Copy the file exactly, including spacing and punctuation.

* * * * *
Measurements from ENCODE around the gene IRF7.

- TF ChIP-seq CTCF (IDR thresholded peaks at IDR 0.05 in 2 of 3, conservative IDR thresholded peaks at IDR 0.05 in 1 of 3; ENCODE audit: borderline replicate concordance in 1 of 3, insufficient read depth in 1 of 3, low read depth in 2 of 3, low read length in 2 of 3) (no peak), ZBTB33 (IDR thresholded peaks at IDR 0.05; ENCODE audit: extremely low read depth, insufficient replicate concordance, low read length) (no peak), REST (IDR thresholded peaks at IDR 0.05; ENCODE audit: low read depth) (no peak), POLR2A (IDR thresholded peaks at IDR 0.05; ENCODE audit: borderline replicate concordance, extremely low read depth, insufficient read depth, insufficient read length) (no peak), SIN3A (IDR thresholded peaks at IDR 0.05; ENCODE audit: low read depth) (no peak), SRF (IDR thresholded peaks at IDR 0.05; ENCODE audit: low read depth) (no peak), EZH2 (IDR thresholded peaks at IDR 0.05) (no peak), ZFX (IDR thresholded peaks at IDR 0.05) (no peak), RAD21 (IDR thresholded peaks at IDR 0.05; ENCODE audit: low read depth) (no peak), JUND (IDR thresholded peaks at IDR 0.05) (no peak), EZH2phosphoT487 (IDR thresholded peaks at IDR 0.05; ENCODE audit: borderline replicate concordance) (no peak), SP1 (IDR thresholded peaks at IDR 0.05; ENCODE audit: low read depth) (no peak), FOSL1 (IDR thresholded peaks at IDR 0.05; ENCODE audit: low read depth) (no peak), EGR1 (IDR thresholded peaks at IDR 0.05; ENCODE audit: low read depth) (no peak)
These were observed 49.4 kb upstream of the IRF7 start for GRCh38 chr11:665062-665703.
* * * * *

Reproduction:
Measurements from ENCODE around the gene IRF7.

- TF ChIP-seq CTCF (IDR thresholded peaks at IDR 0.05 in 2 of 3, conservative IDR thresholded peaks at IDR 0.05 in 1 of 3; ENCODE audit: borderline replicate concordance in 1 of 3, insufficient read depth in 1 of 3, low read depth in 2 of 3, low read length in 2 of 3) (no peak), ZBTB33 (IDR thresholded peaks at IDR 0.05; ENCODE audit: extremely low read depth, insufficient replicate concordance, low read length) (no peak), REST (IDR thresholded peaks at IDR 0.05; ENCODE audit: low read depth) (no peak), POLR2A (IDR thresholded peaks at IDR 0.05; ENCODE audit: borderline replicate concordance, extremely low read depth, insufficient read depth, insufficient read length) (no peak), SIN3A (IDR thresholded peaks at IDR 0.05; ENCODE audit: low read depth) (no peak), SRF (IDR thresholded peaks at IDR 0.05; ENCODE audit: low read depth) (no peak), EZH2 (IDR thresholded peaks at IDR 0.05) (no peak), ZFX (IDR thresholded peaks at IDR 0.05) (no peak), RAD21 (IDR thresholded peaks at IDR 0.05; ENCODE audit: low read depth) (no peak), JUND (IDR thresholded peaks at IDR 0.05) (no peak), EZH2phosphoT487 (IDR thresholded peaks at IDR 0.05; ENCODE audit: borderline replicate concordance) (no peak), SP1 (IDR thresholded peaks at IDR 0.05; ENCODE audit: low read depth) (no peak), FOSL1 (IDR thresholded peaks at IDR 0.05; ENCODE audit: low read depth) (no peak), EGR1 (IDR thresholded peaks at IDR 0.05; ENCODE audit: low read depth) (no peak)
These were observed 49.4 kb upstream of the IRF7 start for GRCh38 chr11:665062-665703.